ELMER POPE

Guest Writer

 

Smoke Signals

Nov./Dec. '10

 

 
Good Day Folks,

Here's an interesting old S X S Buck Conner has had in his family since the 1890's, its a late 1870's combination gun. 

The name J. E. Evans is a common name on early double barreled shotguns. This one was a little different than what is normally seen being a shotgun and rifle combo. Thought you readers may like to look at a nice old gun that Buck brings out for fun on special occasions for show and tell. A firearm this old shoot quite well that surprise folks when looking at the targets shot with round ball, shot or combo of the same. 

 

A 16 gauge & .38 cal. gun with 30" barrels, percussion, checkered walnut, brass trim, marked J. E. Evans, Philadelphia.

 This is a 16 gauge & .38 cal. barrels - 30" in overall length including the breech plug. These bores dimensions appear ideal for our 16 gauge wads and .375 round ball with a .015 patch. The barrel bores are in shoot able condition with no dark pits. The barrel is proof marked with European proof marks, probably London, on the bottom of the breech, the barrels were exported to North America from England.

 

These are quality locks with the makers name engraved on the inside with the name J. E. Evans Philadelphia. as shown, faint but still readable.

The tail of the lock plate, and hammer are engraved with a floral pattern. The percussion hammers are 1870-1880's style with a European influence on the architecture. Stocked in walnut the butt does have a few mild stripes of figure, but is essentially straight grain which is ideal for such a combination bore shotgun/rifle. The wrist and forearm are both checkered to provide a secure grip. The barrels are fitted to the stock with a single captured key. Put the locks at half cock, and drift the wedge key. The barrels can then be removed for easy cleaning. Instead of a capture slot, a groove and pin prevent the wedge key from being completely removed from the stock, which prevents loss of the fitted key. This shotgun has a 14 and 13" trigger reach, which should fit today's average size shooter well. It weighs 10.8 pounds. Stocked straight, it could easily be used by a right or left hand shooter. The brass trigger guard has a engraved bow and grip rail. The trigger guard is threaded to the front trigger plate, and a single screw mounts the grip rail to the stock. The ramrod is fitted with a large brass loading tip.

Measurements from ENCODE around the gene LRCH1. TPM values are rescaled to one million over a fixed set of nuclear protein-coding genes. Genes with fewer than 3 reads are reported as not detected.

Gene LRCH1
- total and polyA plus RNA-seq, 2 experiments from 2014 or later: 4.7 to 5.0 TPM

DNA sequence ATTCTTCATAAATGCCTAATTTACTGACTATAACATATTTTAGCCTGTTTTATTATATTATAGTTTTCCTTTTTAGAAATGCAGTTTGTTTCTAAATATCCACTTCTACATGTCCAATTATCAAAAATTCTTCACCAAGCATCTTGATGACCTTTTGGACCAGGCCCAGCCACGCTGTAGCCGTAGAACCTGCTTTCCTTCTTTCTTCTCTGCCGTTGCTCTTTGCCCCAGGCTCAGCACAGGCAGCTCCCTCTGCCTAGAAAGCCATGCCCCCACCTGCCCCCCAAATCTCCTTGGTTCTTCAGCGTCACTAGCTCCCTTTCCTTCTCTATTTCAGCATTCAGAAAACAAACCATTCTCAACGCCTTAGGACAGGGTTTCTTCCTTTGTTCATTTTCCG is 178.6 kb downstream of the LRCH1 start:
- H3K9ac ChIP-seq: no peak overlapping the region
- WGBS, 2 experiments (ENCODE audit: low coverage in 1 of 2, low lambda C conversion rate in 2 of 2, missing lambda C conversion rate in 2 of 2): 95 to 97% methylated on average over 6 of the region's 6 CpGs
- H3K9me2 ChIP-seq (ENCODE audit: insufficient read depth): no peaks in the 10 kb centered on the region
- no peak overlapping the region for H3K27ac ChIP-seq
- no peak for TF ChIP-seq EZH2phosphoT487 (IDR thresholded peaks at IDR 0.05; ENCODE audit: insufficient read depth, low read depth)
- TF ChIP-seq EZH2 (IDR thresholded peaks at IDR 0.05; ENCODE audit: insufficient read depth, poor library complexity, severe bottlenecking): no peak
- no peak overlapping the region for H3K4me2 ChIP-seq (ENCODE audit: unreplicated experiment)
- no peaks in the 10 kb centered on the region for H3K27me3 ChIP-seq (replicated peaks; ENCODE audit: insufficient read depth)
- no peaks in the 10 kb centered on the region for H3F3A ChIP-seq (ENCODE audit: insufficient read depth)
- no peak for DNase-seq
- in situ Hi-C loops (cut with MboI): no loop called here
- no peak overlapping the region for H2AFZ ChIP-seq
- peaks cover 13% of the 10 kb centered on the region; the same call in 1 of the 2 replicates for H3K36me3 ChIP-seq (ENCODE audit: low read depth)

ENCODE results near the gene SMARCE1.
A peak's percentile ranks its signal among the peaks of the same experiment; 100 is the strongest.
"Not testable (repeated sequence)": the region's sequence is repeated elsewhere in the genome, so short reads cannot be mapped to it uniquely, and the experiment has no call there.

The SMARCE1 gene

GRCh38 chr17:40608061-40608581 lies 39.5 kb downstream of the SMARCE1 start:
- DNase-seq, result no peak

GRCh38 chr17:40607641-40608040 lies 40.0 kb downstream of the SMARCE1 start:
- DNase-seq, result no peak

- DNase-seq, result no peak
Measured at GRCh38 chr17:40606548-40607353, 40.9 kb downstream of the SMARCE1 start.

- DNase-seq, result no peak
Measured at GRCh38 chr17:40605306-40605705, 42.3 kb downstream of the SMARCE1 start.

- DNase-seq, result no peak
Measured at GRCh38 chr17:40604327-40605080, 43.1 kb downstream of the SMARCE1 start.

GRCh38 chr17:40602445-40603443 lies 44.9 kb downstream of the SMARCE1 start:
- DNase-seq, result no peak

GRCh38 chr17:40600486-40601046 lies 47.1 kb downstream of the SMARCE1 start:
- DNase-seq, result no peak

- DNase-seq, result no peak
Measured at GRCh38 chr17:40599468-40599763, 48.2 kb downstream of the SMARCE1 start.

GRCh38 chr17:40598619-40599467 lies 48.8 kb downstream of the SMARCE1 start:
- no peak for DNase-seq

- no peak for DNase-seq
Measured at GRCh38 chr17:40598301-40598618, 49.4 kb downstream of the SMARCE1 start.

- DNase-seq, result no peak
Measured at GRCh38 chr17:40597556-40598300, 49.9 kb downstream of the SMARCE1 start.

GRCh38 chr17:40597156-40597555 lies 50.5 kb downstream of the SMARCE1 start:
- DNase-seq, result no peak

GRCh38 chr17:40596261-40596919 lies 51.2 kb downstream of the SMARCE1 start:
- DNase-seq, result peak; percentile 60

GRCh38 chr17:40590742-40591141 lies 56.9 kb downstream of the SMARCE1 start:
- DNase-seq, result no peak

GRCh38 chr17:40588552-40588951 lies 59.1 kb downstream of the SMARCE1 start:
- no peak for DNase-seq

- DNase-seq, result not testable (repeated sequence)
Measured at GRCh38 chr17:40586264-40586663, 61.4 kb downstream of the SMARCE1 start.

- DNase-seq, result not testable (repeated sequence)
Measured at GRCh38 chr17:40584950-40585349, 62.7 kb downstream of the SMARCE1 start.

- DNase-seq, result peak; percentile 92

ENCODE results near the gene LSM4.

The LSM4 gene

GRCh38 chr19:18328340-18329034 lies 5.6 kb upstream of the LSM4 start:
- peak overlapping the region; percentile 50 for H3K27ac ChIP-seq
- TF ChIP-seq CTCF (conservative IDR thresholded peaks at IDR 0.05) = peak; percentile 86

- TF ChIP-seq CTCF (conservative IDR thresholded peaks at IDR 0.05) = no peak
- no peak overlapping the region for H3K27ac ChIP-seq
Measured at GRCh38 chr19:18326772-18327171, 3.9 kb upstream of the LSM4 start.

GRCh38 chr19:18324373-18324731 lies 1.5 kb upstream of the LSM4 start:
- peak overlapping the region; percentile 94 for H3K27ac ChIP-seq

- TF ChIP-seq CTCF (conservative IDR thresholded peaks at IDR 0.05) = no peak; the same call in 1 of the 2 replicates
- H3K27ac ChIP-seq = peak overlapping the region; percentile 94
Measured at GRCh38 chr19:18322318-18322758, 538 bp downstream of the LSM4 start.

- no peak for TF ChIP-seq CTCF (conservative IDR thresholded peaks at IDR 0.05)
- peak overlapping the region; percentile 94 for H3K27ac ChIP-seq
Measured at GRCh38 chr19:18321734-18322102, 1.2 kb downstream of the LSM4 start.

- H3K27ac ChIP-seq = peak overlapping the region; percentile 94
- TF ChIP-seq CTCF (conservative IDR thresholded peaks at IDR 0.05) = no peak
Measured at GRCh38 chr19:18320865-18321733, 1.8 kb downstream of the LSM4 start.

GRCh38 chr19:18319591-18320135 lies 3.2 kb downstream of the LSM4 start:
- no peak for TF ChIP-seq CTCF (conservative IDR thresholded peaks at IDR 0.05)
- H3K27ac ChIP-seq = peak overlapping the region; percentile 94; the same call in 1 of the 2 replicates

The sighting arrangement is of the European style with the rear sight having a double notch. Which side do use, right notch for the right barrel or the left notch for the right barrel - crossing over, interesting?

The front sight uses the broad band and a flat wide barrel rib seen on English SXS and combination guns. The barrels are 30" overall in length. With the research done the name J. E. Evans, 226 South. St. Philadelphia. makes one believe this firm may have been an importer as well an assembler rather than just a manufacturer.

The front sight uses the broad band and a flat wide barrel rib seen on English SXS and combination guns. The barrels are 30" overall in length. With the research done the name J. E. Evans, 226 South. St. Philadelphia. makes one believe this firm may have been an importer as well an assembler rather than just a manufacturer.

The building on the left is the location;

200 South 325 West St. Philadelphia, PA.

(Taken in 1891 - Phila. Bulletin Newspaper)

___________________________

I remain, Yr Svt.                            

Elmer Pope

I'm the original Elmer (damnit).

 

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